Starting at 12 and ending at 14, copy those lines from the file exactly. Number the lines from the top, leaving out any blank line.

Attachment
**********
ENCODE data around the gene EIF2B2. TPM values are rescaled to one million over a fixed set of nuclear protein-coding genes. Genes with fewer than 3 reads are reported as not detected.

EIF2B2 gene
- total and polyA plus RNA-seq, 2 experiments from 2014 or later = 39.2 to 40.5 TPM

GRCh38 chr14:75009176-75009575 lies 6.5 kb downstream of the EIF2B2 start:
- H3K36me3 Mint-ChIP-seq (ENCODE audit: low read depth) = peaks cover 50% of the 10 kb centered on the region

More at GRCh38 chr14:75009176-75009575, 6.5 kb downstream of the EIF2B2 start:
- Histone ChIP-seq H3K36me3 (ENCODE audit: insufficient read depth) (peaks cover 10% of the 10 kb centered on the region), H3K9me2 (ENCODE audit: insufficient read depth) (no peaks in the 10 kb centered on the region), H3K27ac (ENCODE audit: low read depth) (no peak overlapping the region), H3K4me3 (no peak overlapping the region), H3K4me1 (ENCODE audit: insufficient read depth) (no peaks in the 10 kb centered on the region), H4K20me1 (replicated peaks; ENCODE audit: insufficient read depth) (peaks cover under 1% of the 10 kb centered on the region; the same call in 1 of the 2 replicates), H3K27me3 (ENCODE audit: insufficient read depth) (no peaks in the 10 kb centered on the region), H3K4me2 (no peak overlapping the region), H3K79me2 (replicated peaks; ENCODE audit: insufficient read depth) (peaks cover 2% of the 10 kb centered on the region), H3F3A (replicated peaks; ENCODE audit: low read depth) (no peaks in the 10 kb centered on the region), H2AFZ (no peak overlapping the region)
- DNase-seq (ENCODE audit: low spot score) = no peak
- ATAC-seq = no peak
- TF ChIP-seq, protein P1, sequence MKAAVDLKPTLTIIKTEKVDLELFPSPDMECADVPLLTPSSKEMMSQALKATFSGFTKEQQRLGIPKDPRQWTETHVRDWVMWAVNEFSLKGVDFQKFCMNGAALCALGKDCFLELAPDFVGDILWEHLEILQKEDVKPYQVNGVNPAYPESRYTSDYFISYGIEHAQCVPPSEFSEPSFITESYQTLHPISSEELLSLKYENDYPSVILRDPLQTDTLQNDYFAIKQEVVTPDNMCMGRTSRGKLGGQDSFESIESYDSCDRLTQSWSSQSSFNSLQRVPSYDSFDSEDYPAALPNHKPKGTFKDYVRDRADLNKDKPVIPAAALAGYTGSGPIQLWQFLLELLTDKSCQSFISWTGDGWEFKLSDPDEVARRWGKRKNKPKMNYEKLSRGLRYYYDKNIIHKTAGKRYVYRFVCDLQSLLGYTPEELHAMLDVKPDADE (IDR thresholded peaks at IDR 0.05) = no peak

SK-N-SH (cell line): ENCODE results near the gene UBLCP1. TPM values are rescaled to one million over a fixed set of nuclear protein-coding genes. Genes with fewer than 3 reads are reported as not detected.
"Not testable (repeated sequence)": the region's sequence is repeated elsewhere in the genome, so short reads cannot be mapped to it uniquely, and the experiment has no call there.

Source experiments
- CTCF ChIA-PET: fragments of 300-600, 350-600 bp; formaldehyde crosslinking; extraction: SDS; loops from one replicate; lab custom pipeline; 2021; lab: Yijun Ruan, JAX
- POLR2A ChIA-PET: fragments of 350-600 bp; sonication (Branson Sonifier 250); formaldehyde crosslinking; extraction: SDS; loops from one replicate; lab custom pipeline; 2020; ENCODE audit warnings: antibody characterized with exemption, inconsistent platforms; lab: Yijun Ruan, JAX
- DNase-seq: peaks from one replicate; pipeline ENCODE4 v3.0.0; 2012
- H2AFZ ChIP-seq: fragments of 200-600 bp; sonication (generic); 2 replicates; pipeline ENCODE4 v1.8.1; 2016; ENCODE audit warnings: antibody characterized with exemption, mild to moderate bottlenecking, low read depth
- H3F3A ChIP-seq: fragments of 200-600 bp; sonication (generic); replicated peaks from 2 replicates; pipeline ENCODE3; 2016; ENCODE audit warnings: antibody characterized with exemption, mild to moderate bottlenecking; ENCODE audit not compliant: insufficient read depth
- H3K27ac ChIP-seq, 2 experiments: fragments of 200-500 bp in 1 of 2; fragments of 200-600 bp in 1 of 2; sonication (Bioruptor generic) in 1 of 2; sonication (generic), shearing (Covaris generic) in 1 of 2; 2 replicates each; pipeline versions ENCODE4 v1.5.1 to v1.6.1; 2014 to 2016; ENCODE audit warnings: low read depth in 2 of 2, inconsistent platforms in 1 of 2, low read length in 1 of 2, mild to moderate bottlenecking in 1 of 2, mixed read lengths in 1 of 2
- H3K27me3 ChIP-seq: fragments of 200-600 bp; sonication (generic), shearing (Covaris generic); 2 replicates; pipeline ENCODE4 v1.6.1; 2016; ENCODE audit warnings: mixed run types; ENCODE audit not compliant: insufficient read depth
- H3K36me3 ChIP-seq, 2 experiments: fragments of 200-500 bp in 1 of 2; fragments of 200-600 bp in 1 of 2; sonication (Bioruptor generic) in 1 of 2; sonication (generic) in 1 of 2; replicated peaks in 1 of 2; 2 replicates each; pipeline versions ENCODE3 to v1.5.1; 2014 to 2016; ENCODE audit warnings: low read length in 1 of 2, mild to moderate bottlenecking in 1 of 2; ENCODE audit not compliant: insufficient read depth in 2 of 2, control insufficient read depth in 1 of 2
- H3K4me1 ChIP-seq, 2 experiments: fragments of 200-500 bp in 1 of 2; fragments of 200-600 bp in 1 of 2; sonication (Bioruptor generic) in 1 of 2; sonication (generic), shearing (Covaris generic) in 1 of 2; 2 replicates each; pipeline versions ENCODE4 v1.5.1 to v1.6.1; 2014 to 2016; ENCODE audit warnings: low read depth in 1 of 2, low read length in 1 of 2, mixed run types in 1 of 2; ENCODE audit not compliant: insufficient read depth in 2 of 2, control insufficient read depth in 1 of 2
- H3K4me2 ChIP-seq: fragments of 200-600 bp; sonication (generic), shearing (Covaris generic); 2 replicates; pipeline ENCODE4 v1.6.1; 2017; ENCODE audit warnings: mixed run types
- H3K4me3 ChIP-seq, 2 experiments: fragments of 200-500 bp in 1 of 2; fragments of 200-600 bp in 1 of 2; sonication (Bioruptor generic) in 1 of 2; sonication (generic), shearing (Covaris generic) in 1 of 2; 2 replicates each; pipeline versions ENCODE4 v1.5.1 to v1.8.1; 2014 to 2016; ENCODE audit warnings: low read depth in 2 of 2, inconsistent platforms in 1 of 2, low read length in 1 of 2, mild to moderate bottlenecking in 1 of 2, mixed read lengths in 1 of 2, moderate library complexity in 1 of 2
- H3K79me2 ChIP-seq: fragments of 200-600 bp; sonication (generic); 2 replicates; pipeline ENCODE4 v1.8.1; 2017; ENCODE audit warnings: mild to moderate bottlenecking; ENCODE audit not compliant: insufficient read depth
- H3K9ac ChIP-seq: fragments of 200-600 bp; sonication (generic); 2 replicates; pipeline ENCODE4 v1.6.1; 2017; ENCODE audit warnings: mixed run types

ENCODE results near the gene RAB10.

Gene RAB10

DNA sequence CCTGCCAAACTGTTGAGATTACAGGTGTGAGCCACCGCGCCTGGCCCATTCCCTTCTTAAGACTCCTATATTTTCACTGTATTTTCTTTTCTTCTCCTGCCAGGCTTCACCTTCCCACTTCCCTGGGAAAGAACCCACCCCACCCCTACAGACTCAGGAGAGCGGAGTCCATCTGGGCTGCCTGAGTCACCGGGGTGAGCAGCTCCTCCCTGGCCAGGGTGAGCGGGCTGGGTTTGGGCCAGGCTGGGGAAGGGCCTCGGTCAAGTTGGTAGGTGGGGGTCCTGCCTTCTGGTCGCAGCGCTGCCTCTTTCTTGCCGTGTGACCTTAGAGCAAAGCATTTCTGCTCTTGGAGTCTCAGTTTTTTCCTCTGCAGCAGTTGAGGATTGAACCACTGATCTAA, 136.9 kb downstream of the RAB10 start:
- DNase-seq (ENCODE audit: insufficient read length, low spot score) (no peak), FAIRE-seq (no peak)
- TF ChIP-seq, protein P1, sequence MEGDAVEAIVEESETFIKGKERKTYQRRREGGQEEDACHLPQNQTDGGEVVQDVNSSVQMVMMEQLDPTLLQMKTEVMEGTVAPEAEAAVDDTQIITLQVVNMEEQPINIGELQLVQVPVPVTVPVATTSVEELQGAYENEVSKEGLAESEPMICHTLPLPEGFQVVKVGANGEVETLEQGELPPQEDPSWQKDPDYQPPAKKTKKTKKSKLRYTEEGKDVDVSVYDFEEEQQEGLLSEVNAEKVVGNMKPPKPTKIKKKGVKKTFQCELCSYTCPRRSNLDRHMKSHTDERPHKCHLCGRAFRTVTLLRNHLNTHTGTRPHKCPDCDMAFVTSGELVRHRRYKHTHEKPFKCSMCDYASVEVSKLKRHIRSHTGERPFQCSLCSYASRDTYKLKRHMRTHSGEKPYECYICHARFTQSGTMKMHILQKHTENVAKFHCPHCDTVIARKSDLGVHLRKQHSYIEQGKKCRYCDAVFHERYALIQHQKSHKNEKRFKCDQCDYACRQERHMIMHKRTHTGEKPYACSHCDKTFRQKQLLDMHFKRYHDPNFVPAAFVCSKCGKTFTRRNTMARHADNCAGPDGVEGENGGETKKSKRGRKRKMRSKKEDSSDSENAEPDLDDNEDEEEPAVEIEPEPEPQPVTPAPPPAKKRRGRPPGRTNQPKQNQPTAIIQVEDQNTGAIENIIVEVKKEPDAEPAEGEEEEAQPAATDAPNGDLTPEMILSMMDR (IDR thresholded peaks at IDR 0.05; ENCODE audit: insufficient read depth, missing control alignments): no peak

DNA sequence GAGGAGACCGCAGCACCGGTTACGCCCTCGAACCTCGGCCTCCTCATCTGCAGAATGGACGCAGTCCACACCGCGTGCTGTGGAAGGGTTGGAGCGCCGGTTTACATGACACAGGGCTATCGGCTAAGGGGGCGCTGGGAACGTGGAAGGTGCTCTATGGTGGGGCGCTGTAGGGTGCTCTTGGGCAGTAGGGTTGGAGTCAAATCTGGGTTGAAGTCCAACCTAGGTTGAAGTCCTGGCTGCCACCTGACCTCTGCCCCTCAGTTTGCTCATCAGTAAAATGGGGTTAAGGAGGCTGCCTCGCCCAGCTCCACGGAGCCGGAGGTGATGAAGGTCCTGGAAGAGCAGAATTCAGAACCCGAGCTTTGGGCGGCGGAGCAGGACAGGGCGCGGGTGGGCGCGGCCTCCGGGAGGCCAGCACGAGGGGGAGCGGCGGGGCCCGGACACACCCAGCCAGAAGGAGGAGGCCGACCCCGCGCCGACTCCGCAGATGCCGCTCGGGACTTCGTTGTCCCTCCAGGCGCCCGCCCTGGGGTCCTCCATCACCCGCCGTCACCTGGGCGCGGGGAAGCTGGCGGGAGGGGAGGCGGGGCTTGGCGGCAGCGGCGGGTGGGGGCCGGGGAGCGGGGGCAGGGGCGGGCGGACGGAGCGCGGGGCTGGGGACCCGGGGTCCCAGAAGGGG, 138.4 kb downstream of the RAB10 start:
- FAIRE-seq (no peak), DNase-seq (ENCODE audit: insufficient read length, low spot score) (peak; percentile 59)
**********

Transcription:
"Not testable (repeated sequence)": the region's sequence is repeated elsewhere in the genome, so short reads cannot be mapped to it uniquely, and the experiment has no call there.

Source experiments
- CTCF ChIA-PET: fragments of 300-600, 350-600 bp; formaldehyde crosslinking; extraction: SDS; loops from one replicate; lab custom pipeline; 2021; lab: Yijun Ruan, JAX